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Sparse Matrix implemented as a doubly-linked list

 
 
adam.kleinbaum@gmail.com
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      06-22-2007
Hi there,

I'm a novice C programmer working with a series of large (30,000 x
30,000) sparse matrices on a Linux system using the GCC compiler. To
represent and store these matrices, I'd like to implement the sparse
matrices as a doubly-linked list, in which each non-zero cell is
stored roughly as follows:

int rownum
int colnum
double cellvalue
cell *rightptr
cell *downptr

I think this implementation makes the most sense because I need to
traverse the matrix both across rows and down columns -- the i-j-th
cell of one matrix is calculated as the matrix-product of the i-th row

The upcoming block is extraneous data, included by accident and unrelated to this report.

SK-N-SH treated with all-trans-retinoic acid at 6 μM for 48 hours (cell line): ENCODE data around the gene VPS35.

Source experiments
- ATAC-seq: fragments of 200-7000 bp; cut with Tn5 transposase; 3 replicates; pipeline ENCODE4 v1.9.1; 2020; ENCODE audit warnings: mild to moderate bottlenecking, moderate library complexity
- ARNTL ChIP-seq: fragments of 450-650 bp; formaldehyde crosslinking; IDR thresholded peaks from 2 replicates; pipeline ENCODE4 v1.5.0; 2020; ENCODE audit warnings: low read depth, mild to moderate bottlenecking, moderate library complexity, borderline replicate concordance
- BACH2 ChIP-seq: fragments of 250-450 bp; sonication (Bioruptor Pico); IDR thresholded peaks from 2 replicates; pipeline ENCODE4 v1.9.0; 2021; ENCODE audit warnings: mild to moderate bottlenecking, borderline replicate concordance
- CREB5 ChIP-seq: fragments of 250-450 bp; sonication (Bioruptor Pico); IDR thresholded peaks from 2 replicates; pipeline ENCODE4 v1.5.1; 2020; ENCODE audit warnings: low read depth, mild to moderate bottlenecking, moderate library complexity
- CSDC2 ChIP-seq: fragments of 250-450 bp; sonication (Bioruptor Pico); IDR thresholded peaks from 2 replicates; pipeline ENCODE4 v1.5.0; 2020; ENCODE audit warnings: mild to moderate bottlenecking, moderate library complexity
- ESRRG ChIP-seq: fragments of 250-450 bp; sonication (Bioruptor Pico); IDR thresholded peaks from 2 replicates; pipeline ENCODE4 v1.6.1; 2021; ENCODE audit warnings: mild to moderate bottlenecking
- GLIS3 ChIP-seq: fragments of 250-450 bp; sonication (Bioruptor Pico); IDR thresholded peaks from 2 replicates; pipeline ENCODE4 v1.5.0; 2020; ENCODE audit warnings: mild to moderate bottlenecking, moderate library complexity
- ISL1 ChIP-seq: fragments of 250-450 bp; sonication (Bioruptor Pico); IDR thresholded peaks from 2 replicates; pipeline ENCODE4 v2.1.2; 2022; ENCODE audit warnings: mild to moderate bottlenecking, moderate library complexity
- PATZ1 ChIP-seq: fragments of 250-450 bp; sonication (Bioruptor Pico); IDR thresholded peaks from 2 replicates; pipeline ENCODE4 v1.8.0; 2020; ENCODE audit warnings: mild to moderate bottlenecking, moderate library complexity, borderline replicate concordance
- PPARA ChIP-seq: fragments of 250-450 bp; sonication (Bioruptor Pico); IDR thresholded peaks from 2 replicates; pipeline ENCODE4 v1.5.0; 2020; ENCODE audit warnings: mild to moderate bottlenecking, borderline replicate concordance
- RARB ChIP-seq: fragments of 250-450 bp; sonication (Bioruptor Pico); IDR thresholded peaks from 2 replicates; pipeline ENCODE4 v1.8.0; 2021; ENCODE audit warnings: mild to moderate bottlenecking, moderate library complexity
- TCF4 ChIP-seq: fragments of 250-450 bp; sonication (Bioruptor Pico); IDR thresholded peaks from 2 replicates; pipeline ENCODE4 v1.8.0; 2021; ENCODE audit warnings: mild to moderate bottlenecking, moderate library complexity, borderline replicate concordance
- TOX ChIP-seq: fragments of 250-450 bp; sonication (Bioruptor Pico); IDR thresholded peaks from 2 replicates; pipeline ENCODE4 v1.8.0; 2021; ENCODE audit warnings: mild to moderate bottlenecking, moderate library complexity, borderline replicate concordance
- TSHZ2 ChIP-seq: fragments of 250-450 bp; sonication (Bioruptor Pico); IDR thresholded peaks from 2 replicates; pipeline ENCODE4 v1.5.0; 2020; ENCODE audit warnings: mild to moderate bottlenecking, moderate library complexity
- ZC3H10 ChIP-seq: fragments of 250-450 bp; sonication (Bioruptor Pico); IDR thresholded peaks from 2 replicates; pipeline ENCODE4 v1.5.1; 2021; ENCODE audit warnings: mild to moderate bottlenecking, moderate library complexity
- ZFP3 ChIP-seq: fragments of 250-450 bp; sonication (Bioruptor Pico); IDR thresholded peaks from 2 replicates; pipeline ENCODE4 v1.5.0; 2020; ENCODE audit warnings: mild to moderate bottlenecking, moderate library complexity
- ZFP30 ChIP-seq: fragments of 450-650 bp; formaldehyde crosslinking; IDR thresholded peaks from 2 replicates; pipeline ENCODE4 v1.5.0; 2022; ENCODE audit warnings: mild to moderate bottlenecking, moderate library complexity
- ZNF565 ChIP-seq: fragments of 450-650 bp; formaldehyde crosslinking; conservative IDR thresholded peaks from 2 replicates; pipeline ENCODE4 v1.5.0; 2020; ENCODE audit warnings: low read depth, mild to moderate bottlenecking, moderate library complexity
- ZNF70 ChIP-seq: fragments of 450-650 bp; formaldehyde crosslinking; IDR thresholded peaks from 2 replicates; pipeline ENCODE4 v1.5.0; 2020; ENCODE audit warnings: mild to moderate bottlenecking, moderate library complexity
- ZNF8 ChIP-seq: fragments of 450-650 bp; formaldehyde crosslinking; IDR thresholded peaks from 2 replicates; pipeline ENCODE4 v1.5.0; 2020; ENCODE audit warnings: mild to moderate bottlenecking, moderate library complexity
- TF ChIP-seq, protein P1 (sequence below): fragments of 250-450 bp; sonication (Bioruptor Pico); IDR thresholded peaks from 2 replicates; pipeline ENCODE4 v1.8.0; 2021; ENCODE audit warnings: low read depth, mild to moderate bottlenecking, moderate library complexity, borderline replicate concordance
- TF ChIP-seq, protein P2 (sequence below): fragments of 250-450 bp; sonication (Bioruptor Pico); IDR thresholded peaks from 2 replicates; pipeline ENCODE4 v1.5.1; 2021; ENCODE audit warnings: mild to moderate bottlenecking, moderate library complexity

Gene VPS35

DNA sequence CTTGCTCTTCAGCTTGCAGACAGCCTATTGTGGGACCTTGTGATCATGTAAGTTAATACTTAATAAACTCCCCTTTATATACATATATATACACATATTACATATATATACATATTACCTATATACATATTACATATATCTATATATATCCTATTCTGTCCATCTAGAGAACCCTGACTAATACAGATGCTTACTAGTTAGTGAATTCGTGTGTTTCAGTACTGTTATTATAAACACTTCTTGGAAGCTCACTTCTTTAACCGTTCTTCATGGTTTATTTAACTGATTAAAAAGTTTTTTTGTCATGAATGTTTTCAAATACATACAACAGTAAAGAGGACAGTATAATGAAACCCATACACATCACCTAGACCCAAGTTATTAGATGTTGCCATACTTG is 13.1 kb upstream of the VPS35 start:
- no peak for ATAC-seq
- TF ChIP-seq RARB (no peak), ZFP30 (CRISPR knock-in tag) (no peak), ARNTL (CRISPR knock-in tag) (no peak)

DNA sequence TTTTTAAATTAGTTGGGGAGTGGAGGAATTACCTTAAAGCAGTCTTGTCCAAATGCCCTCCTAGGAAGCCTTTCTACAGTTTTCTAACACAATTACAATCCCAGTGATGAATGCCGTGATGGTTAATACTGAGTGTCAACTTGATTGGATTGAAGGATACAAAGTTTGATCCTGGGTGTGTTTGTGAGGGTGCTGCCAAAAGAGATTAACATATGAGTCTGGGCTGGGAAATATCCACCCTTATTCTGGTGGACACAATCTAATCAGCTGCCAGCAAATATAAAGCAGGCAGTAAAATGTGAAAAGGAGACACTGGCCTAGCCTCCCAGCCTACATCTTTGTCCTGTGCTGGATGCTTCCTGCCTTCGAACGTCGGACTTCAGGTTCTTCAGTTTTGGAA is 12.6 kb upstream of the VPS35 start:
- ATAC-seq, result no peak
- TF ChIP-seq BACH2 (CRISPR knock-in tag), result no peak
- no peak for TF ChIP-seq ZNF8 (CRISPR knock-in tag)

by the j-th column of the other matrix.

First, does this sound like the right approach? Any thoughts or other
ideas would be most appreciated.

Second, can anybody point me to some existing code that implements a
sparse matrix as a doubly-linked list? I've Googled sparse matrix and
found dozens of libraries, but I don't know how to evaluate which of
them suits my needs best. Thanks very much,

Adam

 
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Ben Pfaff
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      06-22-2007
"(E-Mail Removed)" <(E-Mail Removed)> writes:

> I'm a novice C programmer working with a series of large (30,000 x
> 30,000) sparse matrices on a Linux system using the GCC compiler. To
> represent and store these matrices, I'd like to implement the sparse
> matrices as a doubly-linked list, in which each non-zero cell is